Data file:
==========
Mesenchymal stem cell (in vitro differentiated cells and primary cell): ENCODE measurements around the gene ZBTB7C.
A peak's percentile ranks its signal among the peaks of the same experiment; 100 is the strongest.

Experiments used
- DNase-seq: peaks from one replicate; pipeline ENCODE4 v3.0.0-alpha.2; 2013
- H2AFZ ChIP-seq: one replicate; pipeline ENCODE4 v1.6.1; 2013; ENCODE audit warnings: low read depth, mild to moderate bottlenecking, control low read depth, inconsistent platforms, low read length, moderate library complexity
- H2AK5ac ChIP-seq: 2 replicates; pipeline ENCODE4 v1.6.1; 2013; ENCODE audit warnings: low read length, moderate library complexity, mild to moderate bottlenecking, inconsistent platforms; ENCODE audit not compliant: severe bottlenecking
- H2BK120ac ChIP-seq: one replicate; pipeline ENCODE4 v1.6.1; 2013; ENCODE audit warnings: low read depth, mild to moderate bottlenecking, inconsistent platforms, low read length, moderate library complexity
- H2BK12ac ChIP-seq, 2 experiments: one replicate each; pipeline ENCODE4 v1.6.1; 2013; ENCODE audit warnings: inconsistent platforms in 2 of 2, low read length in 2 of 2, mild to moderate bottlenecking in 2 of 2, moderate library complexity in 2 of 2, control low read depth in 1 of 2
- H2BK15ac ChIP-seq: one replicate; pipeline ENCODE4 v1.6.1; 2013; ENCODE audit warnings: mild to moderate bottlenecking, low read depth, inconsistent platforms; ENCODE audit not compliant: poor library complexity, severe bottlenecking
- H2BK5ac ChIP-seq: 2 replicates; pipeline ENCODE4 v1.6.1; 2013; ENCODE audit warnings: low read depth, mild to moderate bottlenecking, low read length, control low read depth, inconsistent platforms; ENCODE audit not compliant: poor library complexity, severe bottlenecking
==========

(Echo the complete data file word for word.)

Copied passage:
Mesenchymal stem cell (in vitro differentiated cells and primary cell): ENCODE measurements around the gene ZBTB7C.
A peak's percentile ranks its signal among the peaks of the same experiment; 100 is the strongest.

Experiments used
- DNase-seq: peaks from one replicate; pipeline ENCODE4 v3.0.0-alpha.2; 2013
- H2AFZ ChIP-seq: one replicate; pipeline ENCODE4 v1.6.1; 2013; ENCODE audit warnings: low read depth, mild to moderate bottlenecking, control low read depth, inconsistent platforms, low read length, moderate library complexity
- H2AK5ac ChIP-seq: 2 replicates; pipeline ENCODE4 v1.6.1; 2013; ENCODE audit warnings: low read length, moderate library complexity, mild to moderate bottlenecking, inconsistent platforms; ENCODE audit not compliant: severe bottlenecking
- H2BK120ac ChIP-seq: one replicate; pipeline ENCODE4 v1.6.1; 2013; ENCODE audit warnings: low read depth, mild to moderate bottlenecking, inconsistent platforms, low read length, moderate library complexity
- H2BK12ac ChIP-seq, 2 experiments: one replicate each; pipeline ENCODE4 v1.6.1; 2013; ENCODE audit warnings: inconsistent platforms in 2 of 2, low read length in 2 of 2, mild to moderate bottlenecking in 2 of 2, moderate library complexity in 2 of 2, control low read depth in 1 of 2
- H2BK15ac ChIP-seq: one replicate; pipeline ENCODE4 v1.6.1; 2013; ENCODE audit warnings: mild to moderate bottlenecking, low read depth, inconsistent platforms; ENCODE audit not compliant: poor library complexity, severe bottlenecking
- H2BK5ac ChIP-seq: 2 replicates; pipeline ENCODE4 v1.6.1; 2013; ENCODE audit warnings: low read depth, mild to moderate bottlenecking, low read length, control low read depth, inconsistent platforms; ENCODE audit not compliant: poor library complexity, severe bottlenecking